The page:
Every diplomatic opportunity should be used
At a press conference with the Cypriot President Nikos Anastasiades in Berlin, Angela Merkel said, "We will not be able to solve the sort of conflict we now have militarily. That is why we must make the most of every diplomatic opportunity."
Celebrating 9 May appropriately
Angela Merkel responded with restraint to the possibility that President Vladimir Putin might attend celebrations in Crimea to mark 9 May. This date, 9 May, she said is an important day in history, marking the end of the dreadful suffering caused by the Second World War.
"Four years ago I was in Moscow on 9 May, because it was important to me to demonstrate that we have understood what history teaches us, and that there will be no repetition," said Angela Merkel. "It would be a shame if a day like this were used to hold a military parade in such an explosive atmosphere."
Frank-Walter Steinmeier warns of further escalation
In view of the spiralling violence in eastern Ukraine, Federal Foreign Minister Frank-Walter Steinmeier fears that the situation could deteriorate further. "We are literally on the brink of war in Eastern Europe," he wrote in the German newspaper, Frankfurter Allgemeine Zeitung.
"The situation is dreadful, and in spite of all the international efforts we have not yet managed to significantly defuse tensions," stated the Minister on Monday evening on the German television channel ZDF. "I am not talking about war, but there is bloodshed that we absolutely must stop."
Every diplomatic channel to be used
"There are groups in eastern Ukraine, which listen neither to Kyiv and the government in power there, nor to Moscow and its political leaders," said Frank-Walter Steinmeier. "I can only say, in view of this, it was extremely lucky that we managed to have the hostages released in spite of the worsening situation around Slavyansk, at what might prove to have been the last minute."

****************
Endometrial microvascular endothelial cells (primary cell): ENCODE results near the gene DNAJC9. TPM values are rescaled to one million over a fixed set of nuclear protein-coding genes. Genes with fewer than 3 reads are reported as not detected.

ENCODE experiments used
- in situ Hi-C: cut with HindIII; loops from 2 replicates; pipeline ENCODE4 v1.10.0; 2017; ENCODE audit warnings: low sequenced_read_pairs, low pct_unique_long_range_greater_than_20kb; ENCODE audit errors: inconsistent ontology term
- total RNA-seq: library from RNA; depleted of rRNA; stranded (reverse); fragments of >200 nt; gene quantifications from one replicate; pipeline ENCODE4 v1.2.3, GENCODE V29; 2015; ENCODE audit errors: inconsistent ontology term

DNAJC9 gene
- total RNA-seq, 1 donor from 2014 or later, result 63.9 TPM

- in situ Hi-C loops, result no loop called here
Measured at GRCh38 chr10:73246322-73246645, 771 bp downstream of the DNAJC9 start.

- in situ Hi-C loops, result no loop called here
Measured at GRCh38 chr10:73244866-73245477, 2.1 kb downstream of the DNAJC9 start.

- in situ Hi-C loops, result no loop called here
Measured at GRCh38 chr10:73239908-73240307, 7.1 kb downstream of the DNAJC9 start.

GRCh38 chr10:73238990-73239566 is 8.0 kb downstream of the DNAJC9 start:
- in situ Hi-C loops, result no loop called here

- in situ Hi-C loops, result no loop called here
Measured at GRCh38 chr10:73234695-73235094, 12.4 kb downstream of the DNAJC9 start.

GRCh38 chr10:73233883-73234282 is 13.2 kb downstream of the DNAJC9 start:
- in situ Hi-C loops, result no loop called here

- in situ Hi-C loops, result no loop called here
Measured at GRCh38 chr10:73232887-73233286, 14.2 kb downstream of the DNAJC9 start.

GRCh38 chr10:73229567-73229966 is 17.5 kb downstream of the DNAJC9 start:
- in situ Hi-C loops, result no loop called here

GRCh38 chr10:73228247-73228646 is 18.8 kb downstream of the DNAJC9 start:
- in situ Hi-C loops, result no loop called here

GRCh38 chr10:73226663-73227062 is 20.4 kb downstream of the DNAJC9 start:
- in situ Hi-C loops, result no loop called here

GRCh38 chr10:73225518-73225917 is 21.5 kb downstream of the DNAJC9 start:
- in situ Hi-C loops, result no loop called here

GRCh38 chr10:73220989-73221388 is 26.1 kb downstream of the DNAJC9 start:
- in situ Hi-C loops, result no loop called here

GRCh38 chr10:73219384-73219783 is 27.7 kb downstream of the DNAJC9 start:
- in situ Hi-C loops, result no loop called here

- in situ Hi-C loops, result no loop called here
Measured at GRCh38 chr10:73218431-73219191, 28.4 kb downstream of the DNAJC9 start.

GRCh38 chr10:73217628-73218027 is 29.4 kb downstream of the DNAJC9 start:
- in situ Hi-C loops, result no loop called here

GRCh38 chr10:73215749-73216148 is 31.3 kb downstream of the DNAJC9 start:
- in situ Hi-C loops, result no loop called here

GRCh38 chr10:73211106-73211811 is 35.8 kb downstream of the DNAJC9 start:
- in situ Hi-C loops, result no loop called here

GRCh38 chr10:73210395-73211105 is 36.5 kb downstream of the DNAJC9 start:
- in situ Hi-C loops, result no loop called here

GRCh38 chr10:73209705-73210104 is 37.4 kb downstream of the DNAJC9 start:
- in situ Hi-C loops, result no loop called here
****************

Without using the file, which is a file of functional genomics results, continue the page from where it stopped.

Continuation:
Frank-Walter Steinmeier also expressed hope, however. "This is a sign that it is always worthwhile making the most of every opportunity that still exists, even in what would appear to be an almost hopeless situation," he was quoted in the Frankfurter Allgemeine Zeitung. "Giving up is not an option! And that also applies to our efforts to de-escalate the situation. We might fail," continued the Federal Foreign Minister. But we cannot sit back and let things take their course. "It is our duty not only to take every opportunity that presents, but to create these opportunities with lots of hard work."
Military solution not an option
"In Ukraine we no longer have a wide range of peaceful conflict resolution mechanisms on offer," Frank-Walter Steinmeier wrote. "A military solution is plainly not an option." The OSCE is, however, an experienced, renowned international organisation that is already in Ukraine, and can perhaps continue to mediate in the conflict.
But, said the Federal Foreign Minister, there are only prospects of success if all parties are willing to pursue the goal hammered out at the negotiations in Geneva on 17 April 2014. "If the OSCE is to have a greater impact in achieving a political solution, it needs strong support from those who sent it into Ukraine."
Relief over the release of OSCE observers
In a telephone call with President Vladimir Putin on Sunday, Chancellor Angela Merkel expressed her relief over the release of the OSCE observers who had been held in eastern Ukraine. The team of OSCE military observers had been held for more than a week in Slavyansk.
Angela Merkel and Vladimir Putin also discussed the visit to Moscow of the Swiss OSCE Chairperson-in-Office Didier Burkhalter, which was scheduled for Wednesday. At the meeting in Moscow, one point on the agenda was to be the establishment of Round Tables under the aegis of the Organization for Security and Co-operation in Europe (OSCE). The Round Tables are to facilitate a national dialogue in the run-up to the presidential elections in Ukraine.
Federal Foreign Office updates travel advice
The Federal Foreign Office has updated its travel advice for Ukraine. Given the extremely tense security situation, the Ministry advises against all travel to Crimea. In the view of the German government Crimea remains part of Ukraine in terms of international law although it is currently under the de facto control of Russia. In view of the current situation, no consular services can be provided to German citizens in Crimea at present.
The Federal Foreign Office also advises against all travel to eastern and southern Ukraine. German citizens currently in these parts of the country are recommended to leave the country.